You can practice ABC anywhere, anytime, whenever you need it. So it makes you less at the mercy of whatever is happening in the moment. And that’s empowering.

However your heartache came to you, ABC really can get you moving again toward restored serenity, peace, and the kind of emotional wellbeing you want.

All you have to do is practice. Moments a day is all, more is better, and anything is good.

Click here to listen to the podcast I  recorded for you about “The ABCs of Caregiving.”


Forgiveness and the Problem of Fairness

“It’s not fair. Why does the betrayed person have to do all the work?”

That’s the question a woman asked me after reading last week’s blog post in this series on forgiveness. And she’s not alone, is she? Because really, it’s human nature to feel that way. And the truth is that there is no one right answer to the question of how to handle a forgiveness dilemma. There’s no “one size fits all.” For that matter, there’s no wrong answer either.

The thing is that, where forgiveness is concerned, the concept of fairness is basically irrelevant.

Because forgiveness, at least on the most practical level, is not about the other person; it’s about you. And if that’s the bad news, then the good news is that the power to reclaim and restore your serenity, inner peace, joy, and overall well being is right in the palm of your hand.

A great teacher of mine used to say this: no matter how you got your problems, they’re still yours to solve.

No matter what anyone else did (or didn’t do), you get to choose how hard you’re willing to work to reclaim your basic right to enjoy your life.

Getting clear about your beliefs about the concept of fairness will take you a long way toward making choices that will bring you the relief you want, need, and deserve.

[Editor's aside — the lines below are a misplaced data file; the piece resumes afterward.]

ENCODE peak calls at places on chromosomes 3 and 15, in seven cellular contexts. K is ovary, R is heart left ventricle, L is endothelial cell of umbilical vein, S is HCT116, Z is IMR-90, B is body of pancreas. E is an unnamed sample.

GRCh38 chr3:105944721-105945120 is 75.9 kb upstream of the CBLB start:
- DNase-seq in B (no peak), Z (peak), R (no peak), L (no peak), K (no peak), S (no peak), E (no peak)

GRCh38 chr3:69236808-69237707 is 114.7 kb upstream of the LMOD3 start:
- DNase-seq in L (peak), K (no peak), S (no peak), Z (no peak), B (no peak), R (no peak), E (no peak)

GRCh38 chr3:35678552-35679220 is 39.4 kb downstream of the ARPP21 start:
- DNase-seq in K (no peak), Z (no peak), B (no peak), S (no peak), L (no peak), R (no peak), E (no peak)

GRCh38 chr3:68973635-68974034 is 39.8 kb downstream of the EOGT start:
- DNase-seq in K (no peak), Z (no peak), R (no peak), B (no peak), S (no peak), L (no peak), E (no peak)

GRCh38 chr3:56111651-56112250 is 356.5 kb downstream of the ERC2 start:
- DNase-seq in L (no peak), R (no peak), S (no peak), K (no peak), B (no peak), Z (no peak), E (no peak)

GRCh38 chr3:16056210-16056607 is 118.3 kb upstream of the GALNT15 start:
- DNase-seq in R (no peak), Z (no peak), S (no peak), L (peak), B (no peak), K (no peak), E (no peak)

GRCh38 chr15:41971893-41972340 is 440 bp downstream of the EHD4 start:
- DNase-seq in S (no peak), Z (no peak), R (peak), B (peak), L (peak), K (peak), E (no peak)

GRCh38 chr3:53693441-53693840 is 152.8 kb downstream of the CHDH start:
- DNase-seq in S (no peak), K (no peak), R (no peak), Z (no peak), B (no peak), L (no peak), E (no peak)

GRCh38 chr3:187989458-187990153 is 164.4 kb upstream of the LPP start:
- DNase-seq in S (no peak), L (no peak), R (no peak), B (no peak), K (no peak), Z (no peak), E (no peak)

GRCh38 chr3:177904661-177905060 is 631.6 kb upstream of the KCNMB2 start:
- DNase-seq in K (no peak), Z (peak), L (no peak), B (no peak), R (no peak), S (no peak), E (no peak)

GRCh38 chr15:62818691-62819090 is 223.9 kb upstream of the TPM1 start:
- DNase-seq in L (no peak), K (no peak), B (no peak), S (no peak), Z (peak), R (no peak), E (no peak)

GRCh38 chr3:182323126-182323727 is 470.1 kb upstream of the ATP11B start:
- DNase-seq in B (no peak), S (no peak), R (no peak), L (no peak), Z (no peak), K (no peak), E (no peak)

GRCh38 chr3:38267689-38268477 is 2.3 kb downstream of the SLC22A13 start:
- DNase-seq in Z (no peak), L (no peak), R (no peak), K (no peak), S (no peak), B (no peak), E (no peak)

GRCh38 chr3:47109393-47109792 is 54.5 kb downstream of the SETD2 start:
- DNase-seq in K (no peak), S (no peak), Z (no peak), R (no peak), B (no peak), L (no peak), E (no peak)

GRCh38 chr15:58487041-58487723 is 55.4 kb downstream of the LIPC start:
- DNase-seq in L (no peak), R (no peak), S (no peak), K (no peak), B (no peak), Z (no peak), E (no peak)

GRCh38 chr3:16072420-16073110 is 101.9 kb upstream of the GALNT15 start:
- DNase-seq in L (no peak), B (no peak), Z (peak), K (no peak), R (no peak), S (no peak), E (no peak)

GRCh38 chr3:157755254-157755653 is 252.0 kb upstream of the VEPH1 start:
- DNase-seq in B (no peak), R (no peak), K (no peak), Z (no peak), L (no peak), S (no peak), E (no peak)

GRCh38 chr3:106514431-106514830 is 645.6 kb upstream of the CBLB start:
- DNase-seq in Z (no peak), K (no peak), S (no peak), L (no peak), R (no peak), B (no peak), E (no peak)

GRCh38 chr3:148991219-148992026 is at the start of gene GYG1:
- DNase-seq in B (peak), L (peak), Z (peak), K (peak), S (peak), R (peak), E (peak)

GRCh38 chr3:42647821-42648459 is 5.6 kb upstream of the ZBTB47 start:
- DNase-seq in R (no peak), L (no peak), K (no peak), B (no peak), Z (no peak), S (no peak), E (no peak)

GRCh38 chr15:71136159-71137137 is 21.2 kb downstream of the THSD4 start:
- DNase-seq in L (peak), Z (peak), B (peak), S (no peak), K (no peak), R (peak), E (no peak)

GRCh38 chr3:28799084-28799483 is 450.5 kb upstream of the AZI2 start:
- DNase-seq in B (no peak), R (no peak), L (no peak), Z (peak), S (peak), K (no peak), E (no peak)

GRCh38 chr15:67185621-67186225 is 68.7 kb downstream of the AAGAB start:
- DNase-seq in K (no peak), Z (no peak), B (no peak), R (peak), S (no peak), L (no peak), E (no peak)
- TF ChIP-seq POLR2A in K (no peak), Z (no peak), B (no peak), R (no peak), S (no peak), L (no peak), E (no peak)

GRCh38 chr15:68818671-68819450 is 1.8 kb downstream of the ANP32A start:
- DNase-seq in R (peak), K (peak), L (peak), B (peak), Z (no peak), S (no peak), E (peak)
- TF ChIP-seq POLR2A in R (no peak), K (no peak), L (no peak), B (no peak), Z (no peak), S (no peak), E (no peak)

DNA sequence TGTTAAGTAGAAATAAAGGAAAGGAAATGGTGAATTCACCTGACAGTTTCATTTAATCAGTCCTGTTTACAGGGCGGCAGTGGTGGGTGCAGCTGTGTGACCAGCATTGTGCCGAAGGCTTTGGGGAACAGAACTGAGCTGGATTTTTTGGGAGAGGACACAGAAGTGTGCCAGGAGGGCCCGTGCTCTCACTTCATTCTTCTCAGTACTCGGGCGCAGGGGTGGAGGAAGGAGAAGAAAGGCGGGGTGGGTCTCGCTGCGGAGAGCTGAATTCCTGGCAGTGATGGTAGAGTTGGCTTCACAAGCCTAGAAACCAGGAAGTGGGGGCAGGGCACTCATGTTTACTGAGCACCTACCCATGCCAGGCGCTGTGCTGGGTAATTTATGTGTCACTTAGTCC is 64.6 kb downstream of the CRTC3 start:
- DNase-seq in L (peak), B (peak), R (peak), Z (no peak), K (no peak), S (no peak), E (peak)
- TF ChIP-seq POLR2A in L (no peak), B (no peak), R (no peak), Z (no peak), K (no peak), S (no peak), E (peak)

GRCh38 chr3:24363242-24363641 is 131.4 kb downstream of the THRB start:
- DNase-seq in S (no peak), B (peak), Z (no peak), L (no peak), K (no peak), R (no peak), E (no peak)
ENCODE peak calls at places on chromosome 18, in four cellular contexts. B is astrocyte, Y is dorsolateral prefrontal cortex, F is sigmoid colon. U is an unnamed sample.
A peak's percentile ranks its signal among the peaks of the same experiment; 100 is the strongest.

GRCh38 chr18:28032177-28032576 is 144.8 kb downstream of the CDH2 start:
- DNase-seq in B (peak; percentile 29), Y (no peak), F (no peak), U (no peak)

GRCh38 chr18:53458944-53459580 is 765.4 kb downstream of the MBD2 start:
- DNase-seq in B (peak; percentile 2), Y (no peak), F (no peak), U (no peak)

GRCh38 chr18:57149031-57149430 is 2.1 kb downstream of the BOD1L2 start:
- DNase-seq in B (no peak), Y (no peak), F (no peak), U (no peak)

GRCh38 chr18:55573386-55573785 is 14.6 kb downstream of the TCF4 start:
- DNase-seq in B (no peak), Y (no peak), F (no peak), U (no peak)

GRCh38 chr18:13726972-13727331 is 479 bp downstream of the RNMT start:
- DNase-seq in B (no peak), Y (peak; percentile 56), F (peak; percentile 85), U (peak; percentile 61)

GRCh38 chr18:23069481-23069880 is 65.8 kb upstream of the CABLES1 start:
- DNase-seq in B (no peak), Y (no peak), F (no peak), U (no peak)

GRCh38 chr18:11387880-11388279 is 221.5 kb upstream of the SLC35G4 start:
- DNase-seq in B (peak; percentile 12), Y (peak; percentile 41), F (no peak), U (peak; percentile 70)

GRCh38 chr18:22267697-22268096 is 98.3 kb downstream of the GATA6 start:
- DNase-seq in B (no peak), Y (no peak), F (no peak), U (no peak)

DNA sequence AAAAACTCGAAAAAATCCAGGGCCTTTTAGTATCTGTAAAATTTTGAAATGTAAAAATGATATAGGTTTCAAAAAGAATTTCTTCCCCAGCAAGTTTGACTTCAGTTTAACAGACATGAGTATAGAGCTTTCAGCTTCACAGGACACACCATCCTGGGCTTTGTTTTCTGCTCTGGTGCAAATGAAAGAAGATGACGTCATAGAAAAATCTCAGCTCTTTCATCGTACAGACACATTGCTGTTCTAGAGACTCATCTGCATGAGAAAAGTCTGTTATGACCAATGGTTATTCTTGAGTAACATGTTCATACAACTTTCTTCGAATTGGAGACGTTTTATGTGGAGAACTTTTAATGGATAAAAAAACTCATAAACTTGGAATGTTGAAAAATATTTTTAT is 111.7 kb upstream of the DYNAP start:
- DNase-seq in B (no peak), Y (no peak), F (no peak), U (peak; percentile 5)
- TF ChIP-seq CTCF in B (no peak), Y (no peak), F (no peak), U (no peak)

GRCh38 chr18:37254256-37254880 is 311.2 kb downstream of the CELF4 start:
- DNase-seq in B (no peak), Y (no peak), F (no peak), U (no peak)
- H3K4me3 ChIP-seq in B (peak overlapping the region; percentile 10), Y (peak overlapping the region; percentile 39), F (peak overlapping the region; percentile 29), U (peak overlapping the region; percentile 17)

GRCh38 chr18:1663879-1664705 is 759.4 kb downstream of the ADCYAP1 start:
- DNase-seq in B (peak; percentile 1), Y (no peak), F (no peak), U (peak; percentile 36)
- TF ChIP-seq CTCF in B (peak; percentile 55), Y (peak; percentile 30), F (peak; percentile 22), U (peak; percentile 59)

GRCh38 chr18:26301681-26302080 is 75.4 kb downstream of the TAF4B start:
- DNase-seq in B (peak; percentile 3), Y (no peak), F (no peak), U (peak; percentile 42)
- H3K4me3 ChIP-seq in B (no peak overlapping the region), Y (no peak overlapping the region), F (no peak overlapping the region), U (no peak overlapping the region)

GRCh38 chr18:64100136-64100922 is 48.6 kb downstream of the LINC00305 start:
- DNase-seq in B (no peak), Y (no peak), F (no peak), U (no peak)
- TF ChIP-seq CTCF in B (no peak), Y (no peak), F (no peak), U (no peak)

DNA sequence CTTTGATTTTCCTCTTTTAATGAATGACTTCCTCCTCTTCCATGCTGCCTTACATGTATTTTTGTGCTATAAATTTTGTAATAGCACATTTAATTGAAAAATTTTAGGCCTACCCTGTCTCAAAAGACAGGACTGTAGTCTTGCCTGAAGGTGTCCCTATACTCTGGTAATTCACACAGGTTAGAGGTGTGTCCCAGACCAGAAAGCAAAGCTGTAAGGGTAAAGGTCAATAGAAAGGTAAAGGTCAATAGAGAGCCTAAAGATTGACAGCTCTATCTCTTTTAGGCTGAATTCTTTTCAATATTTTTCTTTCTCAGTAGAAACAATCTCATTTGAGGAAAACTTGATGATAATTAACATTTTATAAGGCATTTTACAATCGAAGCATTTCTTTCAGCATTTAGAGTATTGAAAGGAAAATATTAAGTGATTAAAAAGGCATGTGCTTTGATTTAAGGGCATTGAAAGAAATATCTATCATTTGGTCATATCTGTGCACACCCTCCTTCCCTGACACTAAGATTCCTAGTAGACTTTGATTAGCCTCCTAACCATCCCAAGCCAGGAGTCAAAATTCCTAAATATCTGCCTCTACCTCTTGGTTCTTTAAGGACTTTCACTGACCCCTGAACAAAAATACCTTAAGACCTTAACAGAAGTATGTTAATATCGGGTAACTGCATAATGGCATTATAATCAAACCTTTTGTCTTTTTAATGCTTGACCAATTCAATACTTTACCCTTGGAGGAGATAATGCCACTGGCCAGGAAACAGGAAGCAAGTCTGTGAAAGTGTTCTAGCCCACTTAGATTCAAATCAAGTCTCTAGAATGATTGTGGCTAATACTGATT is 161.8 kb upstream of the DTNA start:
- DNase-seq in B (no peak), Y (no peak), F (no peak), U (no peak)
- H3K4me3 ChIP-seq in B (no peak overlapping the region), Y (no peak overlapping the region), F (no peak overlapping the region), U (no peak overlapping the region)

The thing about fairness is that it can be tricky. It’s an edgy concept. Most of us carry a lot of baggage around the whole idea of it. So the first step is to make sure you’re on top of your “stuff” about it: your beliefs, your thoughts, and your feelings about it. As you raise your awareness about all of that, you can begin to make some decisions about what you still want to keep and what you might want to let go. The thing that should be your guide is the way your belief(s) make you feel.

“Living well is the best revenge,” wrote the English poet George Herbert.

Leaving the concept of “revenge” aside for the moment, he was spot-on right. And if you want to live well, you’ve got to take a look at your beliefs about fairness.

Scroll down to listen to my podcast episode about fairness.

If you have a forgiveness dilemma you’d like to share, feel free. I’ll address it, minus identifying names and details, during the next few weeks of this series on forgiveness. Or if you’d like to speak with me privately, go ahead and send me a message and we’ll set up a time.

Remember that your serenity, inner peace, and joy don’t have to hinge on anyone else’s behavior. Try to notice when you’re digging in your heels, cutting off your nose to spite your face, or otherwise holding onto the very feelings you’re trying to let go of.

As always, remember to breathe.